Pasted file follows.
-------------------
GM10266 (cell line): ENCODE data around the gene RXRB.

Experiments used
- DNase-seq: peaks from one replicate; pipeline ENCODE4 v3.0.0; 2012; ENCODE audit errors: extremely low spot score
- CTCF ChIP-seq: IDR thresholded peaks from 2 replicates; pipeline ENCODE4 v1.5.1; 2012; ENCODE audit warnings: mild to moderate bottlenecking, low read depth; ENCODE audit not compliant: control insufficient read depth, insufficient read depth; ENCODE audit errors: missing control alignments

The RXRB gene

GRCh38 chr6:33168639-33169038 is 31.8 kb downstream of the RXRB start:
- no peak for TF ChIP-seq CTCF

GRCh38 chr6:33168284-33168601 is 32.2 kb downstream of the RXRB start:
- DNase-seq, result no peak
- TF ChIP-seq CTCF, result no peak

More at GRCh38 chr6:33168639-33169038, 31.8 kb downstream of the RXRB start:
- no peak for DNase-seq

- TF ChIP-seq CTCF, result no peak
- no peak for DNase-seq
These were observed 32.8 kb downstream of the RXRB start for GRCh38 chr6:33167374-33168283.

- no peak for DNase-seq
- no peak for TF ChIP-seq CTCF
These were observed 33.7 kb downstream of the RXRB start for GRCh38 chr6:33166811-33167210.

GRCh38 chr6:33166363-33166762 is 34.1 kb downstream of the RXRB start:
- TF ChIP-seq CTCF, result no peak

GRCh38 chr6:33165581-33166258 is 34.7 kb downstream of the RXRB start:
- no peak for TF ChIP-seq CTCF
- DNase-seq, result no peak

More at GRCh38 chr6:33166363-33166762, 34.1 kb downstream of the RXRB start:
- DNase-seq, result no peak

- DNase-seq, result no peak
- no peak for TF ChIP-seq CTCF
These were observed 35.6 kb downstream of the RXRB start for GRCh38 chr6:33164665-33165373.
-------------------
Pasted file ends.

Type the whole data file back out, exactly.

GM10266 (cell line): ENCODE data around the gene RXRB.

Experiments used
- DNase-seq: peaks from one replicate; pipeline ENCODE4 v3.0.0; 2012; ENCODE audit errors: extremely low spot score
- CTCF ChIP-seq: IDR thresholded peaks from 2 replicates; pipeline ENCODE4 v1.5.1; 2012; ENCODE audit warnings: mild to moderate bottlenecking, low read depth; ENCODE audit not compliant: control insufficient read depth, insufficient read depth; ENCODE audit errors: missing control alignments

The RXRB gene

GRCh38 chr6:33168639-33169038 is 31.8 kb downstream of the RXRB start:
- no peak for TF ChIP-seq CTCF

GRCh38 chr6:33168284-33168601 is 32.2 kb downstream of the RXRB start:
- DNase-seq, result no peak
- TF ChIP-seq CTCF, result no peak

More at GRCh38 chr6:33168639-33169038, 31.8 kb downstream of the RXRB start:
- no peak for DNase-seq

- TF ChIP-seq CTCF, result no peak
- no peak for DNase-seq
These were observed 32.8 kb downstream of the RXRB start for GRCh38 chr6:33167374-33168283.

- no peak for DNase-seq
- no peak for TF ChIP-seq CTCF
These were observed 33.7 kb downstream of the RXRB start for GRCh38 chr6:33166811-33167210.

GRCh38 chr6:33166363-33166762 is 34.1 kb downstream of the RXRB start:
- TF ChIP-seq CTCF, result no peak

GRCh38 chr6:33165581-33166258 is 34.7 kb downstream of the RXRB start:
- no peak for TF ChIP-seq CTCF
- DNase-seq, result no peak

More at GRCh38 chr6:33166363-33166762, 34.1 kb downstream of the RXRB start:
- DNase-seq, result no peak

- DNase-seq, result no peak
- no peak for TF ChIP-seq CTCF
These were observed 35.6 kb downstream of the RXRB start for GRCh38 chr6:33164665-33165373.